Ray Carter | March 7, 2024

Oklahoma Senate votes to bar teacher coercion

Ray Carter

Under legislation approved by the Oklahoma Senate, it could soon be illegal for school officials to pressure or require teachers to participate in union activities.

Under Senate Bill 1513, by state Sen. Julie Daniels, officials at Oklahoma public schools would be prohibited from “coercing school district employees to meet, communicate, listen to, or otherwise interact with an employee organization or statewide professional educators’ association” or from distributing “communications or membership solicitations” on behalf of a union.

The legislation would also prohibit school officials from granting teacher-union leaders “access to or use of the school district’s meetings, events, facilities, communications systems, computer systems, equipment, supplies, or other resources on terms more favorable than extended to any other employee organization or statewide professional educators’ association seeking similar access or use.”

Daniels said the bill recognizes teachers are professionals who should be free to meet with a union, or not, based on their own decisions.

“I respect the professionalism of teachers,” said Daniels, R-Bartlesville. “These are career people. They should know who they want to talk to, what they want to do with their time, what’s the best use of their time.”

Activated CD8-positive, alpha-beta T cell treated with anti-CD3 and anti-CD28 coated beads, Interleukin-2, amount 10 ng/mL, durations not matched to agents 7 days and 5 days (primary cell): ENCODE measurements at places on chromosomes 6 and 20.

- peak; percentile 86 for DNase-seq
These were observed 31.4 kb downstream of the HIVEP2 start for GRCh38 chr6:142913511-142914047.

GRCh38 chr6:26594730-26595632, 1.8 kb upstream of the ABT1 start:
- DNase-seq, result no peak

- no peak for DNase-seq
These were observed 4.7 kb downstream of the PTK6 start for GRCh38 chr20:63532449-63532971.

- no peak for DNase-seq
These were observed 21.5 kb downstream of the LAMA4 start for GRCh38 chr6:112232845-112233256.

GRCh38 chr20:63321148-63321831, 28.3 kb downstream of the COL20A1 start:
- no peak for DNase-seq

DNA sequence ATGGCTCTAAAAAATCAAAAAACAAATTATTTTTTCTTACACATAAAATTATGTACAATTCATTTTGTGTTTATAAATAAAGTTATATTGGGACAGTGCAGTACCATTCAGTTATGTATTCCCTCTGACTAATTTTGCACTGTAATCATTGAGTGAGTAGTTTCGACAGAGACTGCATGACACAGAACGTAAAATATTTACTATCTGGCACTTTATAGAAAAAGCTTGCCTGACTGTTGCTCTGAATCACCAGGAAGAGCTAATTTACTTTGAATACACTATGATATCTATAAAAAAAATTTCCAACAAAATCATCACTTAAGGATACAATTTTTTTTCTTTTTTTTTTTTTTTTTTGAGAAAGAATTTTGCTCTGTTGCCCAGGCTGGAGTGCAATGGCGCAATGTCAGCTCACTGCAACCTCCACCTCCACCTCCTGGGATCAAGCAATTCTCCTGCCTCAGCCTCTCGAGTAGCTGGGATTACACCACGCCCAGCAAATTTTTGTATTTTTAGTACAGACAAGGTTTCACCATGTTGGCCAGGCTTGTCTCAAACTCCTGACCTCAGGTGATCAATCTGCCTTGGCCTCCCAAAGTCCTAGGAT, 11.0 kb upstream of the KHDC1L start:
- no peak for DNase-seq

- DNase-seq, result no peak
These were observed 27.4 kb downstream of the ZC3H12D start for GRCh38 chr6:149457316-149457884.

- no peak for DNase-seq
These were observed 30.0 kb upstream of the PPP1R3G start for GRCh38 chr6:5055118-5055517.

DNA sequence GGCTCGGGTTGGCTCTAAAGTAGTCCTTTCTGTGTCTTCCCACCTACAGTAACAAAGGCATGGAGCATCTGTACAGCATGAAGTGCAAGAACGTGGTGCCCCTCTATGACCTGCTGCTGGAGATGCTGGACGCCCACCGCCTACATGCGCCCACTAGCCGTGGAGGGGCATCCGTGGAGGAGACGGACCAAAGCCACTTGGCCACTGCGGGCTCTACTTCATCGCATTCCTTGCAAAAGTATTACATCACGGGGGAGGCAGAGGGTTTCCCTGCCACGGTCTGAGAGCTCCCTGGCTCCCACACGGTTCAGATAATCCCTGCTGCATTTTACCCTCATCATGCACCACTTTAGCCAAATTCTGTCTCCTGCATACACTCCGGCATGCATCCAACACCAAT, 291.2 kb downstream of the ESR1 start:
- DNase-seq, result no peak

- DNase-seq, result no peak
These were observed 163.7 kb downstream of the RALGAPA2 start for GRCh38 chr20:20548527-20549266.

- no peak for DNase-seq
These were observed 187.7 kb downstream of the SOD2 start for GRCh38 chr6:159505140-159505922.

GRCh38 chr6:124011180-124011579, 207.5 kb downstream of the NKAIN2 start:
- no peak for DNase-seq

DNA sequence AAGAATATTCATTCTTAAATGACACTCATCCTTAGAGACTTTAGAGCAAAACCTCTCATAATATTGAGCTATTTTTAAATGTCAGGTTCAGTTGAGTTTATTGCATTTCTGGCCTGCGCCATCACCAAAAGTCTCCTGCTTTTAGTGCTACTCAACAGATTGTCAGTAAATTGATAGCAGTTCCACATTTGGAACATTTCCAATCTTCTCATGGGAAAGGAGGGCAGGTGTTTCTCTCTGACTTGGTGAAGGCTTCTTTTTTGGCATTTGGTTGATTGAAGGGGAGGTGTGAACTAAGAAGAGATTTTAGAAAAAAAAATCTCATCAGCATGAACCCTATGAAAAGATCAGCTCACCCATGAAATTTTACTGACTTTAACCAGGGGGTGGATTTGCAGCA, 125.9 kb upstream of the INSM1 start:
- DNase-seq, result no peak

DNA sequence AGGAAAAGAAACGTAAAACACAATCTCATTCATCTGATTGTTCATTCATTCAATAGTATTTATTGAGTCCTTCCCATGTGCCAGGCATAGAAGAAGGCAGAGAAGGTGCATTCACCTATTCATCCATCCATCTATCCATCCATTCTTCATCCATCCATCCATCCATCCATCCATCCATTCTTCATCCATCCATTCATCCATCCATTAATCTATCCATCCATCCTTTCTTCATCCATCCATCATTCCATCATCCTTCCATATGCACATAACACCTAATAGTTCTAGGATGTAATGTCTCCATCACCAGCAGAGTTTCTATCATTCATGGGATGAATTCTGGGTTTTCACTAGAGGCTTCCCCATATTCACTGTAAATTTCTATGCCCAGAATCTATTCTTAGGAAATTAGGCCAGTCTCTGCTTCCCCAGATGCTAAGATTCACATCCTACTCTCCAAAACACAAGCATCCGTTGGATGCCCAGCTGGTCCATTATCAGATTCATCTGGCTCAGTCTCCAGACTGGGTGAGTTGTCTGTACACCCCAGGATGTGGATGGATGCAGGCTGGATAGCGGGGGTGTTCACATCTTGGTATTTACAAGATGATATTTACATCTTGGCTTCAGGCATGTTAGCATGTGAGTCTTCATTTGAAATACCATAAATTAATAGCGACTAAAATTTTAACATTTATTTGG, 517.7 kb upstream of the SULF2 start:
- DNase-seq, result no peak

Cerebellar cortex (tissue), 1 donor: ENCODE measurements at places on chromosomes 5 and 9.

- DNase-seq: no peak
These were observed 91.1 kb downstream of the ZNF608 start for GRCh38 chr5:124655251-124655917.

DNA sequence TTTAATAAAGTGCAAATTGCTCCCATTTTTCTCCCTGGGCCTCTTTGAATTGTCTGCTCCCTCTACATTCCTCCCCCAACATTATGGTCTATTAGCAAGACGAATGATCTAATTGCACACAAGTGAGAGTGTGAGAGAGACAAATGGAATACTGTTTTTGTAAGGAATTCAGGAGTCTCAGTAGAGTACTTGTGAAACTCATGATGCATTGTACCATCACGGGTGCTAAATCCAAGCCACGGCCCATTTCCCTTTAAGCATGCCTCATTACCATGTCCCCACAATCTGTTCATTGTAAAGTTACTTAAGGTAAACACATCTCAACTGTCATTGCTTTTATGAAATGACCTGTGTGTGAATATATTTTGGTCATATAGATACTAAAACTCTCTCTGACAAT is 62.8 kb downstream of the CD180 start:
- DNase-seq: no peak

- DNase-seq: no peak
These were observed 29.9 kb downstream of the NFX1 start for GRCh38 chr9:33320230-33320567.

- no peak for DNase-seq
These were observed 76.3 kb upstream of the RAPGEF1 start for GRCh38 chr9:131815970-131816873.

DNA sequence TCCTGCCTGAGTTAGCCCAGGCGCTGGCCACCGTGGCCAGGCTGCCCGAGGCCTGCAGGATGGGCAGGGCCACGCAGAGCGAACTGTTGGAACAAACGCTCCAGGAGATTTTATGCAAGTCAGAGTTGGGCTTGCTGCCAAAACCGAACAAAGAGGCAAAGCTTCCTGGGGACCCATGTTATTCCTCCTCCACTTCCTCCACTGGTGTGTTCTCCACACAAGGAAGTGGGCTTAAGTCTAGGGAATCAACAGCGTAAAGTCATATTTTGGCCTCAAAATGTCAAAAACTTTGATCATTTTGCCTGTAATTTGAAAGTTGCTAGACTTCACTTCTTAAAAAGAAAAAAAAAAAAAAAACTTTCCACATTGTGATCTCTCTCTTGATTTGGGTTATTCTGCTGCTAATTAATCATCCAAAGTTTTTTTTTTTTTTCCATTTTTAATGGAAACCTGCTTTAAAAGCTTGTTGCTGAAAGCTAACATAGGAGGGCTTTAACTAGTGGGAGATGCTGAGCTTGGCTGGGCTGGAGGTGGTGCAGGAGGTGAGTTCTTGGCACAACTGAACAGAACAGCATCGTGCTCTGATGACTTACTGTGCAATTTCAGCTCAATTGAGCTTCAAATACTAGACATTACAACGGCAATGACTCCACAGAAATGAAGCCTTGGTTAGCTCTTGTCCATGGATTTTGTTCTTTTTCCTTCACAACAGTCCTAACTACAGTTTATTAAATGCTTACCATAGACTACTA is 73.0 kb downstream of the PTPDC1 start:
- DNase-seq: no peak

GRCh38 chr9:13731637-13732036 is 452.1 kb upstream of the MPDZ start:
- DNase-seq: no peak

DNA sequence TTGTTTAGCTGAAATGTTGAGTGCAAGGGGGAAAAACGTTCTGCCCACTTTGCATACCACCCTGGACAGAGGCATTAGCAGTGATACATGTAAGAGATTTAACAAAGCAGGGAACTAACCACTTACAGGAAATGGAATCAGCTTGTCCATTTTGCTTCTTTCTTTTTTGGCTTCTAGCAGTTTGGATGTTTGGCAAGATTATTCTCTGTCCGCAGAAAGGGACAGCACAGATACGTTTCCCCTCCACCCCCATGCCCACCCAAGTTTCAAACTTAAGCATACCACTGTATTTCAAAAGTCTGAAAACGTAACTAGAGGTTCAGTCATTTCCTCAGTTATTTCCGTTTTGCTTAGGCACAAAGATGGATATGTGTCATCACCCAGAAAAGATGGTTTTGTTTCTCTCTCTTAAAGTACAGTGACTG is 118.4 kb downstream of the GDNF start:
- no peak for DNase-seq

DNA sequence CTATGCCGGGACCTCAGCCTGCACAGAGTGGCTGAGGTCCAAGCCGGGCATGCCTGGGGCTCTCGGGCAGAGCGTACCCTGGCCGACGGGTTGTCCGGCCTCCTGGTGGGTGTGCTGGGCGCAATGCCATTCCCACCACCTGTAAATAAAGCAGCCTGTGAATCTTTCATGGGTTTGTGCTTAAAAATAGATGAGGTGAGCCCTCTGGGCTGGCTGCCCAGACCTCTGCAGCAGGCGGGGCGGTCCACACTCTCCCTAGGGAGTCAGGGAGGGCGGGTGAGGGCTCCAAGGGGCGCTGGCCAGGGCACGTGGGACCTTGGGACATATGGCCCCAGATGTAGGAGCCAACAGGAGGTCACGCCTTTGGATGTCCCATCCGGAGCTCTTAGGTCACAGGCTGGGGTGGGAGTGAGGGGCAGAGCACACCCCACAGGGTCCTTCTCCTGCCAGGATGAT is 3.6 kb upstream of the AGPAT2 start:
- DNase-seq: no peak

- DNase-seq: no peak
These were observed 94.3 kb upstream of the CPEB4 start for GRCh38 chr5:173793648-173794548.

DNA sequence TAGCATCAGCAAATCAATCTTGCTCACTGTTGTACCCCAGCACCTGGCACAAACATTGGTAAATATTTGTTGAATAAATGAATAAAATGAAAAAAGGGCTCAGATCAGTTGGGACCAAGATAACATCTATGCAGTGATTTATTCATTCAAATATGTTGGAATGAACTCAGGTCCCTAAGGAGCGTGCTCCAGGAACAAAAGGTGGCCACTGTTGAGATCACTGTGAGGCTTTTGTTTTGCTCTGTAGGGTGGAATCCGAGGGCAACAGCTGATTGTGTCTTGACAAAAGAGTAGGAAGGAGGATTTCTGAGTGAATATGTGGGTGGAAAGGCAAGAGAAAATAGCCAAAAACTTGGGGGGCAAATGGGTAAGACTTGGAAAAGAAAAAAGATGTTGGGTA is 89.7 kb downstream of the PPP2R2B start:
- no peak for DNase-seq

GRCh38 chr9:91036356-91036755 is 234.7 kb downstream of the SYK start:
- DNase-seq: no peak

State Sen. Carri Hicks, an Oklahoma City Democrat who was a teacher and union member, opposed the legislation, saying the bill made no meaningful changes to existing state law—but then argued it would harm teacher unions anyway.

“I believe that this is adding an additional attack on our education associations in our state, of which I continue to be a proud member of,” Hicks said.

SB 1513 passed the Oklahoma Senate on a 28-14 vote. The bill now proceeds to the Oklahoma House of Representatives.

Ray Carter Director, Center for Independent Journalism

Ray Carter

Director, Center for Independent Journalism

Ray Carter is the director of OCPA’s Center for Independent Journalism. He has two decades of experience in journalism and communications. He previously served as senior Capitol reporter for The Journal Record, media director for the Oklahoma House of Representatives, and chief editorial writer at The Oklahoman. As a reporter for The Journal Record, Carter received 12 Carl Rogan Awards in four years—including awards for investigative reporting, general news reporting, feature writing, spot news reporting, business reporting, and sports reporting. While at The Oklahoman, he was the recipient of several awards, including first place in the editorial writing category of the Associated Press/Oklahoma News Executives Carl Rogan Memorial News Excellence Competition for an editorial on the history of racism in the Oklahoma legislature.

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